After Nyquist won the Breeders’ Cup Juvenile last year, NBC analyst Randy Moss was quick to point out that it took the two-year-old son of Uncle Mo a second longer to traverse the 1 1/16 miles than it took Songbird to cover the same distance in the BC Juvenile Fillies.
Since then, the accolades have been pouring in like booze at a church social… hosted by Johnny Manziel (you wondered where I was going with that, didn’t you?). Here’s just a sampling of the comments I found on Songbird’s profile page at Horse Racing Nation:
“This may be far-fetched but how about a grand slam with a filly in 2016?”
“I am old and never thought I would see another Ruffian. But now I have.”
“She will probably win the Santa Anita Derby by at least 10 lengths.”
First of all, let’s get one thing straight: Songbird is not being pointed for the Santa Anita Derby or any of the Triple Crown races. Hence, a 10-length triumph in the former and a sweep of the latter (with the BC Classic thrown in for good measure) is simply not in the cards.
“It would be nice to win the Kentucky Derby, but I’d like to do it with a nice colt,” said Songbird’s owner Rick Porter. “I don’t like the [Kentucky Derby] point system. We’d have to run in the Santa Anita Derby with her. I think it’d be great for your ego, but the smart move is to stay on the path we’re on to the [Kentucky] Oaks.”
Interestingly, no filly has won the Kentucky Derby without having faced males prior to the first Saturday in May, so Porter’s complaints about the point system would seem to be without merit, at least in this case.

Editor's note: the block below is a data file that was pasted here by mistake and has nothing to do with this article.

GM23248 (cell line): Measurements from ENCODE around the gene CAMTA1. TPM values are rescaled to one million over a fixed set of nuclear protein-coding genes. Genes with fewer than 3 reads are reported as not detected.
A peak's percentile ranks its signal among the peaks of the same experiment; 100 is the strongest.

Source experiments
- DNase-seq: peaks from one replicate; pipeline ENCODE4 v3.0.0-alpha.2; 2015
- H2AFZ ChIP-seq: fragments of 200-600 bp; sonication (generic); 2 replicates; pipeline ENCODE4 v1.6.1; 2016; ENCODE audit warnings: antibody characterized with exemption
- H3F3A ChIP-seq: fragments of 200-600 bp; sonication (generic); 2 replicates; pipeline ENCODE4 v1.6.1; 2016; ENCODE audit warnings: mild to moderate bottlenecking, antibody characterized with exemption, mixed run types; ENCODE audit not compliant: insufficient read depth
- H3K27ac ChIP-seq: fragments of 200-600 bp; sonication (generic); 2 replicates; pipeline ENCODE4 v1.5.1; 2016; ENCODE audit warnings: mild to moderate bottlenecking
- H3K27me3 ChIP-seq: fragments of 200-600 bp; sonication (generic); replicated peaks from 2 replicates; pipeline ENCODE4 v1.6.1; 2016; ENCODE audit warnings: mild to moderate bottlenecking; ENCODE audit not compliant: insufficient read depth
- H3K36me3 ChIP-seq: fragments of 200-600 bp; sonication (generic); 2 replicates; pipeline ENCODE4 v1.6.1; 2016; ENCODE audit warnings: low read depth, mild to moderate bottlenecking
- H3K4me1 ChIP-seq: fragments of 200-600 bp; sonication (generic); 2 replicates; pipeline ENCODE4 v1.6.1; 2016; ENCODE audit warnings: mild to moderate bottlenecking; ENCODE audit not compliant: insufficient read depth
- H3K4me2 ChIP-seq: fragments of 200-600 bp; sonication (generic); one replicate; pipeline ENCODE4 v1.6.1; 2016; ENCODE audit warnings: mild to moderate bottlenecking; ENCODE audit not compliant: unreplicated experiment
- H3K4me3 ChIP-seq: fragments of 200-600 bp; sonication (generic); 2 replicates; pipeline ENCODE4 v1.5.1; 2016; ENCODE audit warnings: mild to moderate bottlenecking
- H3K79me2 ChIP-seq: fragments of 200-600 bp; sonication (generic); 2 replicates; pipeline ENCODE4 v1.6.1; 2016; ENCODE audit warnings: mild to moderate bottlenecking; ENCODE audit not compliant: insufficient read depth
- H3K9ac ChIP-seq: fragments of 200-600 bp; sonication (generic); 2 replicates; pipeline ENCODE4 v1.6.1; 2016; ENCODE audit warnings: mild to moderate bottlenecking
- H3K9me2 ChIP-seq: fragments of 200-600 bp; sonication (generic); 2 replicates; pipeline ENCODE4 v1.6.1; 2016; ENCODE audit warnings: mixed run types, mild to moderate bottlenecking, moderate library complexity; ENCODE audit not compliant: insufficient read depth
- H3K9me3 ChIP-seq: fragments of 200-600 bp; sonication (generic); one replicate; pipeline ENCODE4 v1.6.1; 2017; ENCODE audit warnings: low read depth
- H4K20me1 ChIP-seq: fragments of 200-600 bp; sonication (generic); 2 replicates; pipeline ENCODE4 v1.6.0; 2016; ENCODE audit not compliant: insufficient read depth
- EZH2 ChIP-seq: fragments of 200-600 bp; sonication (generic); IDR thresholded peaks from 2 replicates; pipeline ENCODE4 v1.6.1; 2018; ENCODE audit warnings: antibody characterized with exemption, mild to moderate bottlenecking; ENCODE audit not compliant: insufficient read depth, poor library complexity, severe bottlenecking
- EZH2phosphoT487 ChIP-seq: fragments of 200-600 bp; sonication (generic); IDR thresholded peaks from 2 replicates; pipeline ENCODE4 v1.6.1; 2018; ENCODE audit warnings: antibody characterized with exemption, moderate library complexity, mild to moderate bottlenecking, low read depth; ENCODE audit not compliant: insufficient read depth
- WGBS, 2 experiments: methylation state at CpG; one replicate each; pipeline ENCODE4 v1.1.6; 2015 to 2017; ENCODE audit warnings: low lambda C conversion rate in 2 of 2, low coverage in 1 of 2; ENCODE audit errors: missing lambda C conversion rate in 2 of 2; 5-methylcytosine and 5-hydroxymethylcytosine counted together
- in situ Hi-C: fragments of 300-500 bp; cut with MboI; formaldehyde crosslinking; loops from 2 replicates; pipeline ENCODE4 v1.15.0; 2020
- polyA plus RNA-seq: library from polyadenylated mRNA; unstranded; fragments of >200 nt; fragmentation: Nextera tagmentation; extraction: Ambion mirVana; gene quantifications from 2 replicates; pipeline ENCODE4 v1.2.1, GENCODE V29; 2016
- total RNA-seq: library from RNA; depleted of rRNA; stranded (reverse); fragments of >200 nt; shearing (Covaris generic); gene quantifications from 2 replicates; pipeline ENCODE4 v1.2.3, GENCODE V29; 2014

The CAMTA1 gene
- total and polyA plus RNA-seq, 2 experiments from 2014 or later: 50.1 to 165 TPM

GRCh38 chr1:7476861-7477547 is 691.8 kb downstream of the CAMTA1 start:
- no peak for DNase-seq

But the question remains: Exactly how good is Songbird? Is she, in fact, the equal of Ruffian, as MantonHanover seems to believe?
Although this may seem like blasphemy to some — and wishy-washiness to others — the answer is “yes” and “no.”
Ruffian was unquestionably fast. She set eight stakes records and two track records, despite starting just 11 times in her star-crossed career. However, it needs to be noted that the daughter of Reviewer never left the East Coast and competed at a time when speed reigned supreme. For instance, Ruffian raced five times at Aqueduct, a track where 18 of the 19 main-track records from 4 ½ furlongs to 2 ¼ miles were set prior to 2000, including nine prior to 1980.
Ruffian also beat up on the same group of overmatched fillies — repeatedly. In the first five starts of her career, trainer Frank Whiteley’s stable star faced an average of 4.6 horses per race and she beat Laughing Bridge (5-of-15 lifetime) twice.
Songbird, on the other hand, has not set any stakes or track records, but she is a three-time Grade I winner (Ruffian had captured two Grade I races at the same stage in her career) — and she beat what was arguably the best of the best two-year-old fillies in the Breeders’ Cup.
Thus far, Songbird has faced an average of 7.6 opponents per start.
My pace figures are less definitive. While Songbird has shown more early zip than Ruffian did (surprisingly) after five starts, Ruffian possessed the better late kick, which she later demonstrated by stretching her speed over 1 ½ miles in the Coaching Club American Oaks while recording a zero late speed ration (LSR).
As great as these two fillies are/were, Rachel Alexandra may have been the best of the bunch.
Not only was the daughter of Medaglia d’Oro fast — she tied Ruffian’s stakes record in the Mother Goose — she had outstanding early and late foot as well. In fact, during her juvenile and sophomore campaigns, Rachel the Great earned a positive Pace Profile (see below) 11 times in 13 starts.
By way of comparison, Ruffian recorded just three positive Pace Profiles in the 10 races she completed, while Songbird has produced just one positive pace profile in her five starts thus far.